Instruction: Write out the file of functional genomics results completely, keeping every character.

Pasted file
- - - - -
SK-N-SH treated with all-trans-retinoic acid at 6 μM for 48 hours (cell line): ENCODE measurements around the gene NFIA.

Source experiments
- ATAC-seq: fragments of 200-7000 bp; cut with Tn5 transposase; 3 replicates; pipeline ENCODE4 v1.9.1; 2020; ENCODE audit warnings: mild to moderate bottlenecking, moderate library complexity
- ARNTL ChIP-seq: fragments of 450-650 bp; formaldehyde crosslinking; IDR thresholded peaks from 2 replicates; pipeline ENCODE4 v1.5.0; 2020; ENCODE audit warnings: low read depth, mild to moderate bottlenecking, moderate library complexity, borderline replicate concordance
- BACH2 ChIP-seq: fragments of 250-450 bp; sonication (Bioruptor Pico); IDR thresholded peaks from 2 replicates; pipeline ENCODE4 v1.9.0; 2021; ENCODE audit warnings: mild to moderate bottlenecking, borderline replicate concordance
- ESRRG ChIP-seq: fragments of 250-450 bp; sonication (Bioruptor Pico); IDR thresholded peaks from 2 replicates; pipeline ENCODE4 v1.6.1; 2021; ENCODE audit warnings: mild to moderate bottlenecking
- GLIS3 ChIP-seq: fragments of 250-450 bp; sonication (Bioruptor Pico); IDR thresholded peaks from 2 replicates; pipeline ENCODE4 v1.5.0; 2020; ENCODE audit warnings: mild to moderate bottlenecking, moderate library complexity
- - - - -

SK-N-SH treated with all-trans-retinoic acid at 6 μM for 48 hours (cell line): ENCODE measurements around the gene NFIA.

Source experiments
- ATAC-seq: fragments of 200-7000 bp; cut with Tn5 transposase; 3 replicates; pipeline ENCODE4 v1.9.1; 2020; ENCODE audit warnings: mild to moderate bottlenecking, moderate library complexity
- ARNTL ChIP-seq: fragments of 450-650 bp; formaldehyde crosslinking; IDR thresholded peaks from 2 replicates; pipeline ENCODE4 v1.5.0; 2020; ENCODE audit warnings: low read depth, mild to moderate bottlenecking, moderate library complexity, borderline replicate concordance
- BACH2 ChIP-seq: fragments of 250-450 bp; sonication (Bioruptor Pico); IDR thresholded peaks from 2 replicates; pipeline ENCODE4 v1.9.0; 2021; ENCODE audit warnings: mild to moderate bottlenecking, borderline replicate concordance
- ESRRG ChIP-seq: fragments of 250-450 bp; sonication (Bioruptor Pico); IDR thresholded peaks from 2 replicates; pipeline ENCODE4 v1.6.1; 2021; ENCODE audit warnings: mild to moderate bottlenecking
- GLIS3 ChIP-seq: fragments of 250-450 bp; sonication (Bioruptor Pico); IDR thresholded peaks from 2 replicates; pipeline ENCODE4 v1.5.0; 2020; ENCODE audit warnings: mild to moderate bottlenecking, moderate library complexity